A filmmaker and a musician have both received federal research funding that will allow them to follow their individual creative inspirations and each others' at the same time.
Kim Nelson is a professor in the Faculty of Arts and Social Sciences and a documentary filmmaker. Brent Lee is a musician and FASS professor, a composer and member of Noiseborder, a group of experimental musicians and artists who perform, teach and conduct research while emphasizing diverse styles of music, emerging technology and new performance practices.
Both recently learned they received sizable grants from the Social Sciences and Humanities Research Council (SSHRC). Nelson got $205,592 for a project called The Docum’istory Project , a unique reworking of the historical documentary that will be experimental in content and method, and include a web-based instructional model to expose students and others to how history is structured and meaning is created.
Dr. Lee received $190,198 for a three-year project called Integrating Sound and Image in Multimedia Performance, which will result in “artistic work, scholarly presentations and publications, and new conceptual and technological tools for multimedia performing artists.” Both are listed as collaborators on each others' grants and both hope their work will contribute to the cultural landscape of their community and their country.
While Lee will contribute to Nelson’s documentary, Nelson will pitch in on Lee’s project by filming and documenting one of Noiseborder’s multimedia performances
“It’s very hard to get documentation that really captures what we’re doing live,” said Nick Papador, one of Lee’s two co-applicants (the other is Visual Art professor Sigi Torinus). “We’ve sort of called in to question all the barriers we’ve faced as musicians.”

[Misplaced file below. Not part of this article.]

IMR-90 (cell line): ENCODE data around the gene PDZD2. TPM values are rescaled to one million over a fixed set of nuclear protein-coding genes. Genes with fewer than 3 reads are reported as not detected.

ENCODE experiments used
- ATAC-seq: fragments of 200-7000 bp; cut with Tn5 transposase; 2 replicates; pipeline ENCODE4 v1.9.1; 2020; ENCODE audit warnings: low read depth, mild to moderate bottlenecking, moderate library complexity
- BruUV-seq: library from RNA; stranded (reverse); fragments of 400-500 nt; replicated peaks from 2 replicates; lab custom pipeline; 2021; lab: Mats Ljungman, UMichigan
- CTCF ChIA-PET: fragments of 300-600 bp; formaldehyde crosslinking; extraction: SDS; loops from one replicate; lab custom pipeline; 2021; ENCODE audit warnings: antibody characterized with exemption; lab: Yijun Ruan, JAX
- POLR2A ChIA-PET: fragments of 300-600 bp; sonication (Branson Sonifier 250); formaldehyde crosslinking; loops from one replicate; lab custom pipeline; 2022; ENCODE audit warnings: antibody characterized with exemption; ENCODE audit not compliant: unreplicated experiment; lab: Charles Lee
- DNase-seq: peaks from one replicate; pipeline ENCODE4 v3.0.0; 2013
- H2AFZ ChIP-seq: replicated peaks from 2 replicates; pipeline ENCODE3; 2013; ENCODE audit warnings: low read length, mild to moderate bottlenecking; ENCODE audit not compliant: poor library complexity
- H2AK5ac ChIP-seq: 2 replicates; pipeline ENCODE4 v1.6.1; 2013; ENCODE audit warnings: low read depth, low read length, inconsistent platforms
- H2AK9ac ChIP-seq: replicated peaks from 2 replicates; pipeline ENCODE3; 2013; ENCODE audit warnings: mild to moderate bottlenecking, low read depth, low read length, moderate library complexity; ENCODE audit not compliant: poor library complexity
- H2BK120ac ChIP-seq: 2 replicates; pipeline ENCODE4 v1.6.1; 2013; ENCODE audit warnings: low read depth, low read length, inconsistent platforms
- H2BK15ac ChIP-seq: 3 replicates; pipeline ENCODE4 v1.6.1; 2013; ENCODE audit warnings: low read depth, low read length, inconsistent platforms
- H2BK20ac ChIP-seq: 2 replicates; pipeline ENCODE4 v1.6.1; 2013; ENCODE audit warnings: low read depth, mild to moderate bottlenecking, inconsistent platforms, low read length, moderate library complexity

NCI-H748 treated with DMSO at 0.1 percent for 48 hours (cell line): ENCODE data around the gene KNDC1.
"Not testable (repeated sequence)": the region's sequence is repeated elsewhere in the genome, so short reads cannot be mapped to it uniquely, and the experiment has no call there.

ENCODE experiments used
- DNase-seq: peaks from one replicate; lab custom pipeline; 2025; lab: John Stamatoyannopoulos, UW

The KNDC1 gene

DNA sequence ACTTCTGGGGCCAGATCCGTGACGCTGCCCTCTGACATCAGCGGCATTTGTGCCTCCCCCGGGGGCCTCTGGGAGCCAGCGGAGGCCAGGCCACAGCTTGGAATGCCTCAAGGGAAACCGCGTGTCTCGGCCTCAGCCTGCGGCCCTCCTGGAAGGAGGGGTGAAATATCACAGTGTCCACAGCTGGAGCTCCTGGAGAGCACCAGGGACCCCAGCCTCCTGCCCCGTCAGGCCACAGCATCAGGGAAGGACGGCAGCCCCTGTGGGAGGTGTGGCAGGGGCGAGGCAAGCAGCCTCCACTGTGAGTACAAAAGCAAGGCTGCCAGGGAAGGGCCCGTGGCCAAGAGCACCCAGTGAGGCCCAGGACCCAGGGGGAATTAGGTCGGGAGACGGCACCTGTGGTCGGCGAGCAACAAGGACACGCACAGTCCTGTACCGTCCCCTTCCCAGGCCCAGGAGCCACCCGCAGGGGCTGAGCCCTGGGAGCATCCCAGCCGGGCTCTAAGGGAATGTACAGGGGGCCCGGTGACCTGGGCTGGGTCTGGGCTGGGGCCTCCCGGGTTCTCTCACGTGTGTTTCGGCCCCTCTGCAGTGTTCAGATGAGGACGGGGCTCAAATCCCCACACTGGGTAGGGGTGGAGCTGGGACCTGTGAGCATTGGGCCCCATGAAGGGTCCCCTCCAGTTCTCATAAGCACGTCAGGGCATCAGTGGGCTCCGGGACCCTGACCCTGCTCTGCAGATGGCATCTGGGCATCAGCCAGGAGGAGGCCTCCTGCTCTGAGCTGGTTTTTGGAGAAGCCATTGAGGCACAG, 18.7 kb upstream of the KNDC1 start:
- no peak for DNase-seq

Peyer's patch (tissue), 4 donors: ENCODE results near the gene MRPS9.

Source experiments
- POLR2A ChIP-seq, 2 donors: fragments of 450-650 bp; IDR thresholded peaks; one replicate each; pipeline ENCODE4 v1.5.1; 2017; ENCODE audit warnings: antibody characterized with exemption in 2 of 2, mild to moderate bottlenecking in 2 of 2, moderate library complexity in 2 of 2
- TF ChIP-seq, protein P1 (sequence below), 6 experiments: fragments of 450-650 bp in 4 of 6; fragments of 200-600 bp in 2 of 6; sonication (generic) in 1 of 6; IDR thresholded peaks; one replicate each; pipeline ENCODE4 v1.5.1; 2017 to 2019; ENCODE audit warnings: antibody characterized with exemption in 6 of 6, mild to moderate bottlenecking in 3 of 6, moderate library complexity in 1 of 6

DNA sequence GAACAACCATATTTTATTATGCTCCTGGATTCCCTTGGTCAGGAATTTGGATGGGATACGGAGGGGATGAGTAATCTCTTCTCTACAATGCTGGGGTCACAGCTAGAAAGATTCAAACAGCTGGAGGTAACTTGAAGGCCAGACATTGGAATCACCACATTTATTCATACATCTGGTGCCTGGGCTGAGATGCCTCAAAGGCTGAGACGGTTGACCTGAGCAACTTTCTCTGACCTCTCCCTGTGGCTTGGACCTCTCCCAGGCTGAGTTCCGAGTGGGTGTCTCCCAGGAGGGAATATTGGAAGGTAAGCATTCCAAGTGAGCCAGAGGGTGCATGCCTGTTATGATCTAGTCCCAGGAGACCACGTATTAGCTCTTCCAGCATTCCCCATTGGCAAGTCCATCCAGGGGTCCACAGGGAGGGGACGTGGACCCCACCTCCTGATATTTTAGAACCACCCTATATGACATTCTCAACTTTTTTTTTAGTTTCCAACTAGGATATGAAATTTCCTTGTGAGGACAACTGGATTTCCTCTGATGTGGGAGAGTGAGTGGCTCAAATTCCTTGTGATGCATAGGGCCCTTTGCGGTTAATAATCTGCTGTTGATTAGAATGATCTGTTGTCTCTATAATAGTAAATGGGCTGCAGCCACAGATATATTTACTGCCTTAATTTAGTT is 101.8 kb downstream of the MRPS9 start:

“We work really well together and complement one another,” Lee said of his working relationship with Nelson. He’ll travel to Germany next summer to begin work on her new project, a documentary on how Canada and Germany colonized their borderland spaces. Historical expertise for the project will be provided by Rob Nelson, Kim’s co-applicant and spouse and a professor in the History department. Professor Min Bae will be the cinematographer while the web-based concept and platform will be designed and implemented by collaborator Justin Langlois.
“I’m trying to find a new way of making a historical documentary that’s more reflective of how academic history is done and how we create meaning in the present from the past,” said Nelson. She collaborated with Lee on her last two documentaries, but both times he began his work after all the original footage had been shot. This time, he’ll be involved from the inception.
“I was talking a lot to Brent while I was formulating my ideas,” said Nelson, who spent most of the summer in Germany doing pre-production work on the film. “I thought it would be great to start much earlier in the process. Now we’ll be able to think about music and how to use technology to get the sounds we want before we shoot.”